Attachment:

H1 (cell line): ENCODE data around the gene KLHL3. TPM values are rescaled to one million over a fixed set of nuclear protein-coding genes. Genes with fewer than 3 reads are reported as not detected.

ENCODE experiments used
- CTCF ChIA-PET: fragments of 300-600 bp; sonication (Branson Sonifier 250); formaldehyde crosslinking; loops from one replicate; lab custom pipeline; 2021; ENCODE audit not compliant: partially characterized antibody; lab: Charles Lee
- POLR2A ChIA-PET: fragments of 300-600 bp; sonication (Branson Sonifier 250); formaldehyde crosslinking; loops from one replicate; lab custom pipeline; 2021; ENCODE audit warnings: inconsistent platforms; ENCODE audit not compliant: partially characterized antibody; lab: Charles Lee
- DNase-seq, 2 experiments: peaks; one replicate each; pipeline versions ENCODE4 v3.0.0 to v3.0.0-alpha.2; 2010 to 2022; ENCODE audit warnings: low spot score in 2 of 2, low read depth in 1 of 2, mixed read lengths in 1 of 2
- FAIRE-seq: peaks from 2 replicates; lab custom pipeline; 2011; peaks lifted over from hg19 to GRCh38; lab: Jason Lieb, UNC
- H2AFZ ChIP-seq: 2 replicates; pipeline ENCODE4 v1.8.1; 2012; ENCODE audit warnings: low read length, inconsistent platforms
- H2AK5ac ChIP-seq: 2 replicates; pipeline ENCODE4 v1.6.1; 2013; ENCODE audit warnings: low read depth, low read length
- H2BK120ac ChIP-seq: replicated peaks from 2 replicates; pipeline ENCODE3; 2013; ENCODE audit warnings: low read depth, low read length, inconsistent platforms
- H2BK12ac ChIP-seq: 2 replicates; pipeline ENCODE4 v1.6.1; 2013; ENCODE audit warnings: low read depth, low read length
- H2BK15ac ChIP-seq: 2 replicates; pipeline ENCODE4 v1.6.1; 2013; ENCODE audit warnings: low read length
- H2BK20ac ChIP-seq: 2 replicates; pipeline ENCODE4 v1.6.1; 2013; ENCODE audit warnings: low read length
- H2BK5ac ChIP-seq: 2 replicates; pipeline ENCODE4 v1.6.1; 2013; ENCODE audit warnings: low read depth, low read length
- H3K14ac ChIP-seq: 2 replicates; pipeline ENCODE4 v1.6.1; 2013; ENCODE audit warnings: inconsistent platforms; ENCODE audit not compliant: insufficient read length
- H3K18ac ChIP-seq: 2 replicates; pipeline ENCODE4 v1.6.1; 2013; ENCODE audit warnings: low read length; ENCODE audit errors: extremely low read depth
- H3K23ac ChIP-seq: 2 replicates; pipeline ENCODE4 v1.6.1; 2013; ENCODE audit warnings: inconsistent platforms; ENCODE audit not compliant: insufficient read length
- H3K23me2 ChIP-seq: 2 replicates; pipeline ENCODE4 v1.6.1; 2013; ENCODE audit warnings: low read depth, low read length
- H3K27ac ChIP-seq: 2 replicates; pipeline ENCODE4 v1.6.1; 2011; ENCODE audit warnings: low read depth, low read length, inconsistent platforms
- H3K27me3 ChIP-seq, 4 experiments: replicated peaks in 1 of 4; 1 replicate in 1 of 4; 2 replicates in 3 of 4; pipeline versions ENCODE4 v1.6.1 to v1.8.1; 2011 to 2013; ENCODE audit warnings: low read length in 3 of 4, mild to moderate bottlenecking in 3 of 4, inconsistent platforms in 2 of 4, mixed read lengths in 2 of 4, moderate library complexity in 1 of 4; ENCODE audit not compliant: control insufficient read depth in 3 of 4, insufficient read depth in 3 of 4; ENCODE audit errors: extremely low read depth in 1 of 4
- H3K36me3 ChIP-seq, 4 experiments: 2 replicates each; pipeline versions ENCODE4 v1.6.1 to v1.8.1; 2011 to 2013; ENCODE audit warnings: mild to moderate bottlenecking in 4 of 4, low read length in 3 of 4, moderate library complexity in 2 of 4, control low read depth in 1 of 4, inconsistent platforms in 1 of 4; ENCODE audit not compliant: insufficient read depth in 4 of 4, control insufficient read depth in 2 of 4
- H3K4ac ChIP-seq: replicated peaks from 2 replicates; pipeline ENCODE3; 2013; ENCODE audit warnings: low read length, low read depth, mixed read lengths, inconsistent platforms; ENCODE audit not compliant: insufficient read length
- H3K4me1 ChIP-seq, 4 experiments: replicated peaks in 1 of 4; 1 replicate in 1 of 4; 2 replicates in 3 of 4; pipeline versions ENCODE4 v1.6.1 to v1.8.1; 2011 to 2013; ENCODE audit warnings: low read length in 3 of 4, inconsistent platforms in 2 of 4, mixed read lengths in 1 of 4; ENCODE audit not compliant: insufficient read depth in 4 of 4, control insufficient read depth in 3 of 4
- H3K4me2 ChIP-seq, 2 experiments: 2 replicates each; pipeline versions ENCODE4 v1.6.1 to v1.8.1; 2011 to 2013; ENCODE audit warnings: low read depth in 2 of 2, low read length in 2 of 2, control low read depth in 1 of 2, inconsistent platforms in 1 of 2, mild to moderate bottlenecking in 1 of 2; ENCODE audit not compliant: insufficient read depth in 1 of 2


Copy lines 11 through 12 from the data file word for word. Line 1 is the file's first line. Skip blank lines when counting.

- H2BK15ac ChIP-seq: 2 replicates; pipeline ENCODE4 v1.6.1; 2013; ENCODE audit warnings: low read length
- H2BK20ac ChIP-seq: 2 replicates; pipeline ENCODE4 v1.6.1; 2013; ENCODE audit warnings: low read length